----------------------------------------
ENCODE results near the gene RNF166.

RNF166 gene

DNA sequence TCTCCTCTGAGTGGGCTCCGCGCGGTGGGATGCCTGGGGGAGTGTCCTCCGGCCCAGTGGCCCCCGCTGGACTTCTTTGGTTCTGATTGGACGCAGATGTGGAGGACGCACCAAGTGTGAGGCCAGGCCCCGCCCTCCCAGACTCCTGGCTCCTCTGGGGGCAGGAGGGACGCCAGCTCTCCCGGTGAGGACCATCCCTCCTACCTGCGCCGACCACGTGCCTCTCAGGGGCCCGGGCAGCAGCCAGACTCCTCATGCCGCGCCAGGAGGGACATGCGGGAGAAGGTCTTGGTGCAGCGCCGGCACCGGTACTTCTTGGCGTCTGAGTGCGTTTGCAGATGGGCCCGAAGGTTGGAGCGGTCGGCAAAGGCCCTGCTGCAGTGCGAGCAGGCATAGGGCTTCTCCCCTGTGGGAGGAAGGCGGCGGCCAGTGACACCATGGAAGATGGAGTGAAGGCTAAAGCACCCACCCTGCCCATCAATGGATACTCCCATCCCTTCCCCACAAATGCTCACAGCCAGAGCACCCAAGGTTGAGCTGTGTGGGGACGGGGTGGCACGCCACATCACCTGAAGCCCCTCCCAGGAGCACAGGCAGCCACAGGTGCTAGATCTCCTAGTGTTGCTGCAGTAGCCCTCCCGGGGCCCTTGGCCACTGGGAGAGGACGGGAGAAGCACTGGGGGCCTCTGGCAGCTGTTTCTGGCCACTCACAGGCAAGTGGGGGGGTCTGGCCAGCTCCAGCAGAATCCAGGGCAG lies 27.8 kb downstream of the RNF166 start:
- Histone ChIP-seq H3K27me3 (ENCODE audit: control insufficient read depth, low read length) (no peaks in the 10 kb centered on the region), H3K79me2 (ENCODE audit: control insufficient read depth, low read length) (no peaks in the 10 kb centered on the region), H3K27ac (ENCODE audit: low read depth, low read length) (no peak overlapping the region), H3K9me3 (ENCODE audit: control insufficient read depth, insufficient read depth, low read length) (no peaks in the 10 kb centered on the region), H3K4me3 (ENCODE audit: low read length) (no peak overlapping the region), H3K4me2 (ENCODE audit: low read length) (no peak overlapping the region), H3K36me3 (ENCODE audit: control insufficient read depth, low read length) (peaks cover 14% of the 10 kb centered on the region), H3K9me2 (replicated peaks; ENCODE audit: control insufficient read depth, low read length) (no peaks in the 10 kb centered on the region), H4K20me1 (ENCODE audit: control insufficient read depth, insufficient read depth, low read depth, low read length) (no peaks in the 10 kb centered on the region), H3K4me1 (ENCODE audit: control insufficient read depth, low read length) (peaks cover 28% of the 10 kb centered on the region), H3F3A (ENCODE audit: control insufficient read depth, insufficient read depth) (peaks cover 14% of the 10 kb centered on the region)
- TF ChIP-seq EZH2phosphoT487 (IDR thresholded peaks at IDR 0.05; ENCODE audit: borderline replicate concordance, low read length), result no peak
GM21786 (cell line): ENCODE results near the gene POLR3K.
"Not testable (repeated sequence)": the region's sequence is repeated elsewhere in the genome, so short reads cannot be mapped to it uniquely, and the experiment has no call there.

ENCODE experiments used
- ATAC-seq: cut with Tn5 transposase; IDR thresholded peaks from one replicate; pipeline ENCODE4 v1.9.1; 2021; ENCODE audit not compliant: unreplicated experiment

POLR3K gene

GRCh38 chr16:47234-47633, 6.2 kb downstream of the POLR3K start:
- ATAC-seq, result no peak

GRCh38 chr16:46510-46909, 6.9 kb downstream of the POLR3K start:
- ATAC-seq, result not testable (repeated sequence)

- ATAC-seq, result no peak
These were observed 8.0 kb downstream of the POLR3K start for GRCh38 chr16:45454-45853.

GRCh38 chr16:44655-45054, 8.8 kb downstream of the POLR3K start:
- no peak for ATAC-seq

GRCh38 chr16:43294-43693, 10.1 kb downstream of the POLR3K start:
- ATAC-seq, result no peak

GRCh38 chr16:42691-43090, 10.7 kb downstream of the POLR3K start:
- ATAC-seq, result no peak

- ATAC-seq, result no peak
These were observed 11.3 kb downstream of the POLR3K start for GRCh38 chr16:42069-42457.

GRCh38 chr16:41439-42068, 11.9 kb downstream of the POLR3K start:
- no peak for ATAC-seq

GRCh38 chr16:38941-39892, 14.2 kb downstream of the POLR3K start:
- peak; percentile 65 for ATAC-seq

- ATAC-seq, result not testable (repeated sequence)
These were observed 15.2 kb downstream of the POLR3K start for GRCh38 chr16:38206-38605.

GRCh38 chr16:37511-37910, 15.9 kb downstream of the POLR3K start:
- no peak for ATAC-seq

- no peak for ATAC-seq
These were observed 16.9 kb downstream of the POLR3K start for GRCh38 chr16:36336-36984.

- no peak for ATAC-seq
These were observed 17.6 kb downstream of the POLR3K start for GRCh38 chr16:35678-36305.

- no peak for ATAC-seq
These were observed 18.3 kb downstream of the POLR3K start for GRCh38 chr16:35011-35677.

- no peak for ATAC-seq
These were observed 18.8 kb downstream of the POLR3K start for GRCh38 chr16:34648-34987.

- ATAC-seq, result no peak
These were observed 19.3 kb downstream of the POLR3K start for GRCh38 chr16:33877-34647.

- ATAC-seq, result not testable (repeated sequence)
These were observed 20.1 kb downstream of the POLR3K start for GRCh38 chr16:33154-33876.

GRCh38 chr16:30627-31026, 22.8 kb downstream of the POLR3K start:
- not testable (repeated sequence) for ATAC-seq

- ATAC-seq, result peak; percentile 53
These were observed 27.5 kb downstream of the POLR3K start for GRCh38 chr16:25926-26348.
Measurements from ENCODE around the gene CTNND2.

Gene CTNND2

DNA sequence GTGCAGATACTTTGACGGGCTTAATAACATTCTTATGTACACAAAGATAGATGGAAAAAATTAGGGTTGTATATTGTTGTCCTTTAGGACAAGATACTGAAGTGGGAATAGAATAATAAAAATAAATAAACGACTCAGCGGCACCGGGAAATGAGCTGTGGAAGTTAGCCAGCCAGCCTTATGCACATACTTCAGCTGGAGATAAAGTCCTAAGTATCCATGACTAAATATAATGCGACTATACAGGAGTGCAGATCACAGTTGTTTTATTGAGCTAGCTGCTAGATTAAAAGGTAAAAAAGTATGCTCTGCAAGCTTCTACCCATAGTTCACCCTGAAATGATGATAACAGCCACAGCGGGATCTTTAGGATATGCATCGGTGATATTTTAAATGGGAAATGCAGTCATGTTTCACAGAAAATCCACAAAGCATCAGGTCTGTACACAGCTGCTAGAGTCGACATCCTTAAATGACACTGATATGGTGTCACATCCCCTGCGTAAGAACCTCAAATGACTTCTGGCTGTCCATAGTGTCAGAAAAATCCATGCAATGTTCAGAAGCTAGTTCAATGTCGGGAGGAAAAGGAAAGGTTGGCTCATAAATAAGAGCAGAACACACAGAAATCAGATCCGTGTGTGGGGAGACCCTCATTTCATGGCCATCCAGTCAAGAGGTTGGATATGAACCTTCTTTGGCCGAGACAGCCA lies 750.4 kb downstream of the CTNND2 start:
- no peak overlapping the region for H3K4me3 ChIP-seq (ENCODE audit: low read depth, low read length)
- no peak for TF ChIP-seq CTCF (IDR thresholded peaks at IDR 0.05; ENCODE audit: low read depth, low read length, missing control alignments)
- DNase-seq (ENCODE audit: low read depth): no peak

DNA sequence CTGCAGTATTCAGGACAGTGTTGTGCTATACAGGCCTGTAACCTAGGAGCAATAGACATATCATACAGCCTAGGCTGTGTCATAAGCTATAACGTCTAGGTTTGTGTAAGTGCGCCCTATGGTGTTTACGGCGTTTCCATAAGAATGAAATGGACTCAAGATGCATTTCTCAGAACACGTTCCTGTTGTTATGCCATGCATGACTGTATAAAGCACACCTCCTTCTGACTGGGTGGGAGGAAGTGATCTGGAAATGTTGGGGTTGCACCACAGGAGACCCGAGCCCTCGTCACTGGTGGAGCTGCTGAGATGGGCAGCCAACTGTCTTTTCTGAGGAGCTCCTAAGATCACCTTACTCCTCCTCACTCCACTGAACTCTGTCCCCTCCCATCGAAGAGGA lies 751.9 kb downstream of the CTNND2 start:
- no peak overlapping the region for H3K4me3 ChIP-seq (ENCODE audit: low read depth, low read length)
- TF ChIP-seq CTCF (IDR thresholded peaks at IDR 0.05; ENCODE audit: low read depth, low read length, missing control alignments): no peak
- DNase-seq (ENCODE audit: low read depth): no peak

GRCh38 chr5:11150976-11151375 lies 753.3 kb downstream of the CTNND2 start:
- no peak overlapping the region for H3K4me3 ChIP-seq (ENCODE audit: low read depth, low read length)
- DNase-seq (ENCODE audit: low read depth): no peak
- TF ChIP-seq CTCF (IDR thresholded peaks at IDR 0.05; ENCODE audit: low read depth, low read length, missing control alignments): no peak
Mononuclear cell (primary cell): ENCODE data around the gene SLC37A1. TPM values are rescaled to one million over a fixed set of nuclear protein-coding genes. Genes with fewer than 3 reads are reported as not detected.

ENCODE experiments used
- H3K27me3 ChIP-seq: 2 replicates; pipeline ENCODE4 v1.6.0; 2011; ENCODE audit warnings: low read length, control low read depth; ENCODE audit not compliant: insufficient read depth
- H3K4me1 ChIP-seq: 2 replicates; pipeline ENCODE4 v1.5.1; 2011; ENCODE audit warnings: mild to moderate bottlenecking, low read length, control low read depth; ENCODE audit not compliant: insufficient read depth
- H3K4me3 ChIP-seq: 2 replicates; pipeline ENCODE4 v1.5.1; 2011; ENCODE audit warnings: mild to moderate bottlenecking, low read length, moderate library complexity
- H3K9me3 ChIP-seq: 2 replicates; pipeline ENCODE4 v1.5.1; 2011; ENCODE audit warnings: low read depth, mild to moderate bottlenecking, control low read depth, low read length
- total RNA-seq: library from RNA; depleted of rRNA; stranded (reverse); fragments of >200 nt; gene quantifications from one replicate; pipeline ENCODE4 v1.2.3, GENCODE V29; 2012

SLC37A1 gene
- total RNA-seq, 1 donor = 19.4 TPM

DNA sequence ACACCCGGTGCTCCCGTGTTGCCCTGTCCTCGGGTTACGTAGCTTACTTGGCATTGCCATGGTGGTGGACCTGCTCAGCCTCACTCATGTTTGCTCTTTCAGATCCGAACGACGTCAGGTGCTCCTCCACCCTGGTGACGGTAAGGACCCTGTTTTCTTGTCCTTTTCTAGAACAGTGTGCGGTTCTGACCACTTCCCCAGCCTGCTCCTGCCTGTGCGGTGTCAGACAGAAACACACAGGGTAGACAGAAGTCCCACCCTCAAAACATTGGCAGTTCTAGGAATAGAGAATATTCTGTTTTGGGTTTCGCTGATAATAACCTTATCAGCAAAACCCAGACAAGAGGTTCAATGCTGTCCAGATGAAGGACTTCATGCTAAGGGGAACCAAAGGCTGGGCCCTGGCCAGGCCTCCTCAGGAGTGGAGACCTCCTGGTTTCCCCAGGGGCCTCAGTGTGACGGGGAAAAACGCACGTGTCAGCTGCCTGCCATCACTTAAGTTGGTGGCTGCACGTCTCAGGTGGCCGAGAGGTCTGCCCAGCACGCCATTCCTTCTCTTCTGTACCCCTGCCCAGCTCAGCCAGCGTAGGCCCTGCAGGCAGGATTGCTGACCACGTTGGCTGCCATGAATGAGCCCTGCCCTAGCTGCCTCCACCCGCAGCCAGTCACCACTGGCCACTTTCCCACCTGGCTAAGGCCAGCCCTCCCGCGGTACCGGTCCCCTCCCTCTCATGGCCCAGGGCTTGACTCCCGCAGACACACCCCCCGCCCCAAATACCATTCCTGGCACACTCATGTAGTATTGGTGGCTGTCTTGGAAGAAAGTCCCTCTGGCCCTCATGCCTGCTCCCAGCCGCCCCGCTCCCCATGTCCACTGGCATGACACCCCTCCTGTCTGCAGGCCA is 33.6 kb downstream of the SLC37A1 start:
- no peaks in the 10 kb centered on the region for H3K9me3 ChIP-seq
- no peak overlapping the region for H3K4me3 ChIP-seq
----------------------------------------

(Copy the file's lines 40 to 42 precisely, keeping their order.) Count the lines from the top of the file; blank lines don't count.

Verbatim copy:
These were observed 18.8 kb downstream of the POLR3K start for GRCh38 chr16:34648-34987.

- ATAC-seq, result no peak
These were observed 19.3 kb downstream of the POLR3K start for GRCh38 chr16:33877-34647.